In mathematics, we usually need to find the derivative of some mathematical functions. It gives the rate of change of one variable with respect to others. Integration is the opposite process of differentiation. The fundamental use of integration is to get back the function whose derivatives are known. So, it is like an anti-derivative procedure. Thus, integrals are computed by viewing an integration as an inverse operation to differentiation. In this topic, the student will learn the Integration concepts as well as some integration formula with examples. Let us learn it!

**Integration Formula**

**Concept of integration:**

Integration is the algebraic method to find the integral for a function at any point on the graph. Finding the integral of some function with respect to some variable x means finding the area to the x-axis from the curve. Therefore, the integral is also called the anti-derivative because integrating is the reverse process of differentiating.

The integral comes from not only to determine the inverse process of taking the derivative. But also for solving the area problem as well. Similar to the process of differentiation for finding the slope at any point on the graph, this process of integration will be used to find the area of the curve up to any point on the graph.

The integral of the function of x from range a to b will be the sum of the rectangles to the curve at each interval of change in x as the number of rectangles goes to infinity.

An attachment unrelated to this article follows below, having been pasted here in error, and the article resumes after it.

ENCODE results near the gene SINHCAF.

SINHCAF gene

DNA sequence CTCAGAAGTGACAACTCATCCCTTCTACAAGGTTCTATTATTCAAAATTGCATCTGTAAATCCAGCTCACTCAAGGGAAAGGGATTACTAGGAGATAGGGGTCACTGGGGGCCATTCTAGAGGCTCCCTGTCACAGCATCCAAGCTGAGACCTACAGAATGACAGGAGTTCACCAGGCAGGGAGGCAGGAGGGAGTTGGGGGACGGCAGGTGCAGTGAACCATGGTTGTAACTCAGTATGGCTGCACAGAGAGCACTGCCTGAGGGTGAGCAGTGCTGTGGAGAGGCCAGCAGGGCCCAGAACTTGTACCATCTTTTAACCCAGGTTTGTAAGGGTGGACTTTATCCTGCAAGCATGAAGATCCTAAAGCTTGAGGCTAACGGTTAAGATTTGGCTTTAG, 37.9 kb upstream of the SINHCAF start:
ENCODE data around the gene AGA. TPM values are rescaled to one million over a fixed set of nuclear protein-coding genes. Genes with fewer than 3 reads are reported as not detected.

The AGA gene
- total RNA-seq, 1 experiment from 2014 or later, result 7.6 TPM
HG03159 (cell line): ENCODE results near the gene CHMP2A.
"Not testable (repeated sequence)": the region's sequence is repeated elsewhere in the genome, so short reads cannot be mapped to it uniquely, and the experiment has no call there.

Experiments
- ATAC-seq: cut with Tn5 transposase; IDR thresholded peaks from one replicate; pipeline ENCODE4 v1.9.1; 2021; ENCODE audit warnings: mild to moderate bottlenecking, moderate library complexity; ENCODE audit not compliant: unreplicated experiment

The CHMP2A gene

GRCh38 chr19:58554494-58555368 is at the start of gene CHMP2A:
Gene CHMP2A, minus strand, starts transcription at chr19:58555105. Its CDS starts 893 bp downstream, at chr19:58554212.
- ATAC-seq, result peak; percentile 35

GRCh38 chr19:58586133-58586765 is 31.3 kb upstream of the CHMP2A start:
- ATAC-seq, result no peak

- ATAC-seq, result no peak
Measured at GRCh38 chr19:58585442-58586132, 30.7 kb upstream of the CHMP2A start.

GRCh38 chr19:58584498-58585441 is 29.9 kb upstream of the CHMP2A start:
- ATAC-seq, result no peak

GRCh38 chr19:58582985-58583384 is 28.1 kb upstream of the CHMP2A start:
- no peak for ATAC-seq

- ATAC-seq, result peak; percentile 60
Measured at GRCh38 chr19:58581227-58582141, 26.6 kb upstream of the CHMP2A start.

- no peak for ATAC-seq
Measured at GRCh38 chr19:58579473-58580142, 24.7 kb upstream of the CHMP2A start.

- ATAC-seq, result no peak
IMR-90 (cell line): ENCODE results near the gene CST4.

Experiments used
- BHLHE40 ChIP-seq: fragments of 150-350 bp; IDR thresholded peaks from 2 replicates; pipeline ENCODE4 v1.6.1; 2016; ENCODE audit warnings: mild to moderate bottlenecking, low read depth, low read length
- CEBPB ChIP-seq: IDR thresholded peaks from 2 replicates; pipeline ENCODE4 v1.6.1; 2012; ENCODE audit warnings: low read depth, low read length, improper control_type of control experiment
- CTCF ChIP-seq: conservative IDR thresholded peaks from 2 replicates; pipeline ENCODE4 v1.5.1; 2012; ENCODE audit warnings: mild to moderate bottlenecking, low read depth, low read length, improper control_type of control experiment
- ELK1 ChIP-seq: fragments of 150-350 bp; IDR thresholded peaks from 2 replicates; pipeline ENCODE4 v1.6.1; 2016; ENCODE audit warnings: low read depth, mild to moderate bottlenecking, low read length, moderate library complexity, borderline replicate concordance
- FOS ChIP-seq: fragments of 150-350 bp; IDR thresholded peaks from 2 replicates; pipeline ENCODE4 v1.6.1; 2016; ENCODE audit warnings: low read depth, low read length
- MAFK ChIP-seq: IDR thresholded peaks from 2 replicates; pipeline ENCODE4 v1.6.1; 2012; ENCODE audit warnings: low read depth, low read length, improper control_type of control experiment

The notation, which we have stuck with for historical reasons, is as peculiar as the notation for derivatives:

The integral of a function f(x) with respect to x is written as:

\(\int f(x)\;dx\)

Also, integration is considered as almost an inverse to the operation of differentiation means that if,

\({d\over dx}f(x)=g(x)\)

then

\(\int g(x)\;dx=f(x)+C\)

The extra C called the constant of integration, which is really necessary. This is because that after all differentiation kills off constants, which is why integration and differentiation are not exactly inverse operations of each other.

Since integration is almost the inverse operation of differentiation, the recollection of formulas and processes for differentiation is possible. So, many differentiation formulae will be used to provide the corresponding formula for the integration.

Definite integrals are the special kind of integration, where both endpoints are fixed. So, it always represents some bounded region, for computation.

**Some properties of Integration:**

And since the derivative of a sum is the sum of the derivatives, the integral of a sum is the sum of the integrals:

\(\int f(x)+g(x)\;dx=\int f(x)\;dx+\int g(x)\;dx\)

And, likewise, constants â€˜go throughâ€™ the integral sign:

\(\int c\cdot f(x)\;dx=c\cdot \int f(x)\;dx\)

**Formula for Integration:**

- \(\int x^n\; dx = {1\over n+1}x^{n+1}+C \)
- \(\hbox{ unless n=-1 } \)
- \(\int e^x \;dx = e^x+C \)
- \(\int {1\over x} \;dx= \ln x+C \)
- \(\int \sin x\;dx=-\cos x+C \)
- \(\int \cos x\;dx= \sin x + C\)
- \(\int \sec^2 x\;dx=\tan x+C \)
- \(\int {1\over 1+x^2} \; dx=\arctan x+C \)
- \(\int a^x \;dx= {a^x\over \ln a}+C \)
- \(\int \log_a x\;dx={1\over \ln a}\cdot{1\over x}+C \)
- \(\int { 1 \over \sqrt{1-x^2 }} \; dx=\arcsin x+C\)
- \(\int { 1 \over x\sqrt{x^2-1 }} \; dx=\hbox{ arcsec}\, x+C \)

**Solved Examples**

Q.1: Evaluate:

\(\int 5\cdot 2^x-{ 23 \over x\sqrt{x^2-1 }}+5x^2\;dx\)

Solution:

\(\int 5\cdot 2^x-{ 23 \over x\sqrt{x^2-1 }}+5x^2\;dx \)

= \({5\cdot 2^x\over \ln 2}-23\,\hbox{arcsec}\,x+{5x^3\over 3}+C \)

Q.2: Evaluate:

\(\int 4x^5-3×17\sqrt{x}+{3\over x}\;dx \)

Solution:

\(\int 4x^5-3×17\sqrt{x}+{3\over x}\;dx \)

= \({4x^6\over 6}-{3x^2\over 2}{ 17x^{3/2} \over 3/2 }+3\ln x+C \)

I get a different answer for first example.

I got Q1 as 20.5

median 23 and

Q3 26